Absolutely. Because I respect their opinions. When I was going through it on Lethal Weapon,
I was talking to Keenen about how long the hours were. I'm working 16-hour days, and Keenen turns to me and goes, "Look, here's the thing. Somebody figured out a way to make a lot of money, and you're the excuse." (Laughs) And what he said made all the sense in the world, right? Because only he
could say that to me. If I call my agent up and they tell me something, I might be like, "Hey, eff you, it's your job to fix this." Because I don't wanna hear it from them. But with my family, I gotta accept it as truth, cause they love me.
Let's go back and talk about the kid who gets to be in Beverly Hills Cop II and on Saturday Night Live. What would you say to that kid now, if you could? What advice would you give him?
I would say to me,
"Embrace every moment. Work as hard, if not harder, on accepting everything, and embracing it as a lesson. Don't take nothing personal. Continue to prove yourself. And every time someone doubts you, it's another opportunity to prove yourself."
You said "personal," so I'm going to bring to the last question: What's so personal about the It's Personal Tour?
Well, I'm only talking about me and my life, and how I've been affected by this journey. I'm not talking about politics. I'm not talking about social grievances, cops shooting black people, none of that. That's not my job right now. My job is to make people laugh, and forget. And try to connect them on a human level. We all have parents. We all have family. We've all done stupid things. We've all gotten into trouble. And we all have people who are heroes to us, who rescued us. Sometimes from ourselves. That's what's personal about it.
Given what's going on right now in politics, and the kind of social changes we're going through right now, do you find it hard not to bring up on stage?
Well, I was hanging out with Dave Chappelle. I went to see him in New York, he was on Broadway. And he said (in Chappelle voice), "You need to come back, man! I can't do it by myself! We need strong voices out there!" And then I watched his [Netflix special] Sticks & Stones,
and a lane opened up, right? I think what he did was so brilliant, and he scorched the earth so that other comedians could have a voice. Because he took all the heat, right? And he's still standing. And then I thought, "Bill Cosby is in jail. So somebody's gotta do this!" (Laughs).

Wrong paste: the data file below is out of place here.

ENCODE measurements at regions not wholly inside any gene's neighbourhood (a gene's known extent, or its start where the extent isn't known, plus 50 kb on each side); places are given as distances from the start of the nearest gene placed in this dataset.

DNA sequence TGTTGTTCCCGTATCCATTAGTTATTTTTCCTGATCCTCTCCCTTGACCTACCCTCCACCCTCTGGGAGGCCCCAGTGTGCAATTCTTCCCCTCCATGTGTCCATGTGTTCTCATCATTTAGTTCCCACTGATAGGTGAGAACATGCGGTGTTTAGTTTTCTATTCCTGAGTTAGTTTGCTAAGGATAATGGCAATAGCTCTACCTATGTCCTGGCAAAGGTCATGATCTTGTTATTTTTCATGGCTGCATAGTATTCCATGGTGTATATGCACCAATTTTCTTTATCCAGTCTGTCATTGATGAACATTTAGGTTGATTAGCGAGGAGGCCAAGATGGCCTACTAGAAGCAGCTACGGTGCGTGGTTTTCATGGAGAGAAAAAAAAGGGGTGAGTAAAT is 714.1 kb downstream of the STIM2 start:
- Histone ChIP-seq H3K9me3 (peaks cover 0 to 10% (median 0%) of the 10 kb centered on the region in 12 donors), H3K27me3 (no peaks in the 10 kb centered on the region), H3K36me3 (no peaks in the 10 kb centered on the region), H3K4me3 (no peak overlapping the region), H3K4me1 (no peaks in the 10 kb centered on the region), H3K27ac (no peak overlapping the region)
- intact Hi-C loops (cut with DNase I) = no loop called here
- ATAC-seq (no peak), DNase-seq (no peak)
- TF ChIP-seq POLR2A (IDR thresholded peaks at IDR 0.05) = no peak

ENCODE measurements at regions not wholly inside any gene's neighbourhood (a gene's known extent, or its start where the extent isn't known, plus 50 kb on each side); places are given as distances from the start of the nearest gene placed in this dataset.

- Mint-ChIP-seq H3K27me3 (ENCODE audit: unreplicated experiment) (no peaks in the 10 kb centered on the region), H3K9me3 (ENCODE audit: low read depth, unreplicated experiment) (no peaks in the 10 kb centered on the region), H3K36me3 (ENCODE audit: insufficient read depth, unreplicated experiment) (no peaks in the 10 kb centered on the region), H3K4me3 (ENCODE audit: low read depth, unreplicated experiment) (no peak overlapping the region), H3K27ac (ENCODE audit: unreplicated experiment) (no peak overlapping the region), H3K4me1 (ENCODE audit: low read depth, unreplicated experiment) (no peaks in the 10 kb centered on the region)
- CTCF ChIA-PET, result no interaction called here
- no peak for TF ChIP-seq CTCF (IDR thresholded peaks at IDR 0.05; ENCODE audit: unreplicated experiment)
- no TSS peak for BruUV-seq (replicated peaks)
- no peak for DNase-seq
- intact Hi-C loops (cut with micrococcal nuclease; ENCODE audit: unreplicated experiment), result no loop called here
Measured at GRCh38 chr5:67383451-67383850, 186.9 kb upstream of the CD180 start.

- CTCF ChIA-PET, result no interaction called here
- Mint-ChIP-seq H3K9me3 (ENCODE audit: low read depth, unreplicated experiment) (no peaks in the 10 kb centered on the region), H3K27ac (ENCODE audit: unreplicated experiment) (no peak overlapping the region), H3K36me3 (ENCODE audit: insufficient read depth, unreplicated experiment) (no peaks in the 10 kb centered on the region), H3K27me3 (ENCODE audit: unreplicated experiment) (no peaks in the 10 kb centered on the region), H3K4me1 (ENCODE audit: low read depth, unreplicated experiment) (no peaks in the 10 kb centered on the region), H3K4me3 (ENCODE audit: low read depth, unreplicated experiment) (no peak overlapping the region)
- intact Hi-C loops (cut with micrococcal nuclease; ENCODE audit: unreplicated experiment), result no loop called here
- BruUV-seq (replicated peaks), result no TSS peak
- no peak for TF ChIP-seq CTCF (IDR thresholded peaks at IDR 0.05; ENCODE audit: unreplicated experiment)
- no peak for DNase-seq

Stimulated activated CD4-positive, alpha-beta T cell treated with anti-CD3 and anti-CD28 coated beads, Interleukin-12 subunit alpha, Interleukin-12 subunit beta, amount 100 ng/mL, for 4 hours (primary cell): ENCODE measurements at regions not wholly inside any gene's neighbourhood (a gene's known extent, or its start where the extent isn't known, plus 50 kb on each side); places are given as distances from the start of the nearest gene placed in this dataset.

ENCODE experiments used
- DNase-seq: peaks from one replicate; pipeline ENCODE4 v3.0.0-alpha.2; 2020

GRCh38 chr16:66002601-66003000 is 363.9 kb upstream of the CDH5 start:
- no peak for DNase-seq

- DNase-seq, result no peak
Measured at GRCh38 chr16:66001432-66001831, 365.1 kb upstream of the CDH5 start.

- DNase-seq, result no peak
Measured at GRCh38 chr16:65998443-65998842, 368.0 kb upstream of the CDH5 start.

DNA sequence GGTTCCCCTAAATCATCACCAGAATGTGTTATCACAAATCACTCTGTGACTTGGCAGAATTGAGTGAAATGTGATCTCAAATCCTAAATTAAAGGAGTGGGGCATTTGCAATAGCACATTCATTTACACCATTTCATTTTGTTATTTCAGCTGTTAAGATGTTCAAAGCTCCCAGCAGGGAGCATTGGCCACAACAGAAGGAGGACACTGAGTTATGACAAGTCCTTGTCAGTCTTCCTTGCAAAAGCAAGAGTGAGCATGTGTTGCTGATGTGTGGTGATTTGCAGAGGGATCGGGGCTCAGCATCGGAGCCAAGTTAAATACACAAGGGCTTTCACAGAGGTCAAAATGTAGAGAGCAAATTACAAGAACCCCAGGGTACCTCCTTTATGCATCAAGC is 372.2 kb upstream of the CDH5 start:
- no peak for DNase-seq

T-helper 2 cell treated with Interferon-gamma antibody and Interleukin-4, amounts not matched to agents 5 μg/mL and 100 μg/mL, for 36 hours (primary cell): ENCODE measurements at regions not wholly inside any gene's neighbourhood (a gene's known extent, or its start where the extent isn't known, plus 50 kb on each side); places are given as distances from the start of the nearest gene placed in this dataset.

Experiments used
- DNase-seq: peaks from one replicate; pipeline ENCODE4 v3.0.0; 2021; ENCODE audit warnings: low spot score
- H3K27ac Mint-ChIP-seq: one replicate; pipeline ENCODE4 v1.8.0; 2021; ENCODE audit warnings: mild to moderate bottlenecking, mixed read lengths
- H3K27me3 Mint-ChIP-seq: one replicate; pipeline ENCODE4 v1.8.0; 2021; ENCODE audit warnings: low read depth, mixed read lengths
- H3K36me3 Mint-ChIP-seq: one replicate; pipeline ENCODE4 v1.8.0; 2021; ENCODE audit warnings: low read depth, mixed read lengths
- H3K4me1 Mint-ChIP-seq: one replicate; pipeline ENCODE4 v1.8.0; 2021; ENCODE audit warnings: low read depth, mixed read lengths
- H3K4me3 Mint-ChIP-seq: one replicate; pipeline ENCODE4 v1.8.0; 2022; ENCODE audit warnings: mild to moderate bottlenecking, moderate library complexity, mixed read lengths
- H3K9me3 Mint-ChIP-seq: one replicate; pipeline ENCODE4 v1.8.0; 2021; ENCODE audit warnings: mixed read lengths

And what could I say about Trump that Stephen Colbert or Trevor Noah or any other late night talk show hasn't already said about him, and with a better point of view? So let me leave that alone, and remember what comedians do. We bring levity to life. And if I dwell in darkness, I can't be that light. And I enjoy being that light right now.
Is this something that comes from doing 40 years of stand-up? If you were younger, or if you were just starting stand-up now in this time period, would you want to talk about the social issues stuff? Is the "keeping it personal" thing something that developed?
I think back when I was doing stand-up, we'd talk about Bush, and there was stuff to talk about. But the world wasn't where it is now. The world wasn't dark. Some of the politics were dark. You'd think, "Let me be a truth teller in the world and find humor in what I'm seeing."
But now, we live in a world where right is wrong and wrong is right. And what is truth? They say truth is relative. It's not, but that's what's being marketed to us. So, I don't wanna set myself up to be fodder for CNN and have them analyze comedy and talk about "Damon's jokes" as opposed to "North Korea has nuclear missiles pointing at us." (Laughs).
I don't wanna be that distraction. So for me, it's like, I'm not afraid
to talk about these things, I just... they depress me. And I wanna laugh. I wanna make myself
laugh. And how do I make myself laugh? By telling some of these stories that I know made me laugh and still make me laugh every time I tell them.
Damon Wayans is scheduled to perform at Stand Up Live on Friday, November 1, through Sunday, November 3. Tickets start at $40 via the venue's website.